Sounds like you have plenty to keep you busy, Emma. Thank you for sharing a little of your world with us. And now, let’s take a peek at Into the Void.
* * * * *
The country of Anglina is teeming with social upheaval, and its officials have found an unlikely national hero in a philosopher and social activist named Horace. The Anglinian government has appointed the effeminate, irreverent, and stubborn scholar to undertake a journey around the world to learn the secret of other countries’ success. Unfortunately for Horace, most of the societies he visits turn out to be drastically different from what he expected, and he repeatedly sends scathing but witty reports about his travels and the people he encounters.

Horace is dedicated to serving his country and takes pride in his assignment, but as his journey progresses, he begins to suffer from isolation and repeated failures at integrating into different societies. Not only does he grapple with bureaucracy, language barriers, and foreign climates, he is also confronted with ghosts from his own past. Incarceration in one of his destinations unleashes waves of self-doubt and an identity crisis, but Horace perseveres in the name of Anglina and out of self-respect. His determination pays off: just as he has all but lost hope, Horace encounters a series of communes whose inhabitants welcome him into their ranks and open his eyes to more a liberal and egalitarian way of life.
* * * * *
Nearing LaHague
Between Anglina and Boasille

Dear Addie,

The tradesmen who have been kind enough to take me on as a bit of useless cargo on their voyage to Boasille are docking at their first port of call tomorrow. From what I have heard, there are some rather willing prostitutes in the city of LaHague who will do anything for a bottle of our good Anglinian gin. That would explain the contents of our cargo hold to some extent, I suppose. "Give’m a swig and they’ll return the favour fives times over...or under or sideways!" is how my cultivated shipmates put it.

If they offered postal services as well, I would have no qualms pocketing a little bottle of gin from the hold and slipping it into a painted woman’s bag, but I believe the poor dears are much better at transmitting syphilis than messages. But if LaHague is as large as my illustrious companions have suggested, I assume there will be a postal service somewhere along the docks. I am a bit reluctant to stray too far on my own, you see. I imagine the great unwashed on this ship have enjoyed pulling my leg this whole time, telling me horror stories about little "flippity-floppity fops" like myself who vanished as soon as they set foot outside the dock and shipyard area. "First their fineries evaporated into the air, then the powder in their hair. They looked like men then in the face, then disappeared without a trace."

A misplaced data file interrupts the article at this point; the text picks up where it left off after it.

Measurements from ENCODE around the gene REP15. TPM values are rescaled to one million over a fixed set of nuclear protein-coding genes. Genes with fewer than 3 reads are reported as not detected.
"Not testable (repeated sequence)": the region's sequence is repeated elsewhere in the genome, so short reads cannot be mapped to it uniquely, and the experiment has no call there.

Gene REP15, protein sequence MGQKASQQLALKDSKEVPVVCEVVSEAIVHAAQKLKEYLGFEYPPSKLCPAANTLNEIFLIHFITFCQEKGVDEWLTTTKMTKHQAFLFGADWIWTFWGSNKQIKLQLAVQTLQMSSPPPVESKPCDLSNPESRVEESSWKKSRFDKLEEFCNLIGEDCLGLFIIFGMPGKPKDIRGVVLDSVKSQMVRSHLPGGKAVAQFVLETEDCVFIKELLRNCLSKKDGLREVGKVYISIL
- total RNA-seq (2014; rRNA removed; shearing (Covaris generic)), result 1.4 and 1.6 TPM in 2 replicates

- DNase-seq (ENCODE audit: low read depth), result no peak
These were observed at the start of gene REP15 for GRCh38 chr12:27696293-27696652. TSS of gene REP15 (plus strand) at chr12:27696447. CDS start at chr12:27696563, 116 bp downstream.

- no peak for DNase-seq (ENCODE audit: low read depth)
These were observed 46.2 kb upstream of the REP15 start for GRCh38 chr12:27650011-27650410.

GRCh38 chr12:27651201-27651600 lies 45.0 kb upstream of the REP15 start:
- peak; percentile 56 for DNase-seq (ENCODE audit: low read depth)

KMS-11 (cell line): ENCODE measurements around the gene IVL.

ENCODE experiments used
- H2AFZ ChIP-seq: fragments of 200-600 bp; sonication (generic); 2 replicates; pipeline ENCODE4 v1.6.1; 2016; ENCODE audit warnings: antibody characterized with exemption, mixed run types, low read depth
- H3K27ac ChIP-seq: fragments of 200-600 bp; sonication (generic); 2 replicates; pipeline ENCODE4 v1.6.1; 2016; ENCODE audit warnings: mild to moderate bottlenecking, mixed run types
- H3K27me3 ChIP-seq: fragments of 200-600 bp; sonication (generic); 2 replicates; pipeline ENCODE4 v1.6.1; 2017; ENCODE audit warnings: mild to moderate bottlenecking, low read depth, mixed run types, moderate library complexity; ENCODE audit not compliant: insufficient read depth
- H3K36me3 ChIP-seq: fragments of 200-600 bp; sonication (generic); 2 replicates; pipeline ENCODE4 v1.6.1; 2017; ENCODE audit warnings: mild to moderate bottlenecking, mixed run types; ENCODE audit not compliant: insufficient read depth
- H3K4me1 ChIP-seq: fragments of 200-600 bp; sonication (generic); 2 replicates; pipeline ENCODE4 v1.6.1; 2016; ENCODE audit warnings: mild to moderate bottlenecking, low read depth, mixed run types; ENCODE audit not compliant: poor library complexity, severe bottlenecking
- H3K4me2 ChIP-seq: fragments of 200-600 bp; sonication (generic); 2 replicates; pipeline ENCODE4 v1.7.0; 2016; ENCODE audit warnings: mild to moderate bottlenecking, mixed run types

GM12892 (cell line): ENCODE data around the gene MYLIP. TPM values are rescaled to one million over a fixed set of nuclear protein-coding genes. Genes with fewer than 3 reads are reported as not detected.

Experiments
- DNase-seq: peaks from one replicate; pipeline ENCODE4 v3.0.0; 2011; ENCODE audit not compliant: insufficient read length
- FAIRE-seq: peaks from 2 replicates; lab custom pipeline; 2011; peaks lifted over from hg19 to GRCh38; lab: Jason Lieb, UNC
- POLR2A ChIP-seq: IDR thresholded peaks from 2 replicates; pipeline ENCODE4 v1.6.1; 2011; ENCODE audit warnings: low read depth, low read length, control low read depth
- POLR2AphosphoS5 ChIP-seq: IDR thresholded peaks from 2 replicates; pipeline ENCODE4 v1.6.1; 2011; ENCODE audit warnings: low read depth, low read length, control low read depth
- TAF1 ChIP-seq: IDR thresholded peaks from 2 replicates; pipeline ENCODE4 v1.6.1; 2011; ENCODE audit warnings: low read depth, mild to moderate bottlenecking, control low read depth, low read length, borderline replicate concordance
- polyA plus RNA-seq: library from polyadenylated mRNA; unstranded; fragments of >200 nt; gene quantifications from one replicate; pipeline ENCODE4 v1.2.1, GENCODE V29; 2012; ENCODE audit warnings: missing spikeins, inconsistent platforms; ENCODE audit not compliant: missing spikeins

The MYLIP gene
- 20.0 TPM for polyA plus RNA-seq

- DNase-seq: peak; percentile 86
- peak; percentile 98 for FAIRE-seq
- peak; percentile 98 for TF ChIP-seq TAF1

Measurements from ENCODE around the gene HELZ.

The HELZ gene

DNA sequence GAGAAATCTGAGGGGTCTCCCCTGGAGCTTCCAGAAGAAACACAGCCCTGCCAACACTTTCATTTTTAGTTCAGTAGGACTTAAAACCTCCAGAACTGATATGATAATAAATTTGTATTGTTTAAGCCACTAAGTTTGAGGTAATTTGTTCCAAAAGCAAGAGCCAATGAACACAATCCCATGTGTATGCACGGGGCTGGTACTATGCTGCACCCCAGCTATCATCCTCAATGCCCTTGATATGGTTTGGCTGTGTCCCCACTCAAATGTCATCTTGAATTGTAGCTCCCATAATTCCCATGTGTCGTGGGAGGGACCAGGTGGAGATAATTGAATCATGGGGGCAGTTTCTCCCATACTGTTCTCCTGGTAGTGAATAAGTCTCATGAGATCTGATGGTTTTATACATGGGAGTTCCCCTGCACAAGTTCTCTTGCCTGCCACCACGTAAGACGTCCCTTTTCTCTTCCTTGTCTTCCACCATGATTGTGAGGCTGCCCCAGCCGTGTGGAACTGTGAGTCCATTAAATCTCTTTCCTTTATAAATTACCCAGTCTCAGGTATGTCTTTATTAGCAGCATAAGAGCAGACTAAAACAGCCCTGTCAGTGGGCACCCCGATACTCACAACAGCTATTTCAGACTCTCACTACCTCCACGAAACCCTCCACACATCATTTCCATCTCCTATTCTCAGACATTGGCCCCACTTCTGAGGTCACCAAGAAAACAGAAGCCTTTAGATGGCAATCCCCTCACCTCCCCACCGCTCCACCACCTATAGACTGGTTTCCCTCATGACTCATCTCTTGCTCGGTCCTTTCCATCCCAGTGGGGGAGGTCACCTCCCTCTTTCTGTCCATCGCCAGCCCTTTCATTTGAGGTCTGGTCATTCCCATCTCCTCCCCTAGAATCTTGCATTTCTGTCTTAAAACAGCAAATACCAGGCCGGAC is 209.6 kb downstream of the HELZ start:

Aside from chanting that primitive rhyme outside my cabin door at night and otherwise taunting me, the sailors have as little to do with me as possible. At the very sight of me, they spring effeminately to the side and lift imaginary skirts like grand ladies trying to avoid a muddy puddle, and they eye my rather modest cravatte as though it could spray a gale of deadly vapours at them any minute.

Even the captain is incapable of shaking my hand in a morning greeting without checking that his gloves are snugly insulating his fingers against the contagious disease of affectation I appear to be carrying.

In me, they all see a reflection of what they most fear becoming, or perhaps a reflection of what they already are, but refuse to acknowledge. When one of the unwashed fellows let loose a remark even you would find foul and loose, I retorted that he also must at least enjoy the company of men if he chose a profession where he hardly sees a woman the whole year round. You need not see my swollen left eye to gather that remark did not go over especially well.

I know I have only been away from Anglina for ten or eleven days now, and have really nothing to say with regards to my mission from the Council. Nonetheless, I am still sending you a report, so to speak, lest I become a sloth early on in my journey and fail to shake the persona. After all, I’ve seen no shortage of well-meaning persons appointed to positions or missions, only to fall asleep at the wheel in the lap of luxury.

No, I am by no means implying the Council’s manner of governing the country has anything at all to do with my present research on alternative social models. Every member of the Council is as responsible as the next, with the exception of Horace and Addie.

Speaking of which, I am aware that you and several of the other members waged bets on whether I would abandon this task within the first week—I assume you waged against me and acted out a scene of me forcing the captain to turn the ship around with your typical drunken gusto.

I hope your bet was smaller than your disappointment.

Due to the social isolation the circumstances have forced upon me, I have had quite a bit of time to reflect upon my undertaking in the name of Anglina. The distances I am going to cover seem daunting now that I have crossed the first leagues, and they have reminded me that developments in the transportation of goods and people has lagged considerably behind developments in the production of both.

And this is the easy part of my journey . . .
* * * * *
About Emma Stein:
Emma was born near Chicago in 1986 and has lived abroad since 2008. Her experiences in France, Canada, Germany, and Russia influence her work considerably. Theories from Cultural Studies and Sociology form another cornerstone of Emma’s work, and she enlivens what many people would consider dry texts with interpretations that are full of wit and unexpected spins on the order of things. Her penchant for pinpointing the foibles and follies of both herself and her fellows is a fine source for her satires, be they written or illustrated.

Emma has lived in Germany since 2011. She currently resides with her skittish cat in Kiel, where she continues to surprise the natives with the historically inspired clothing that she designs and wears.
* * * * *
Into the Void / eBook available for pre-order from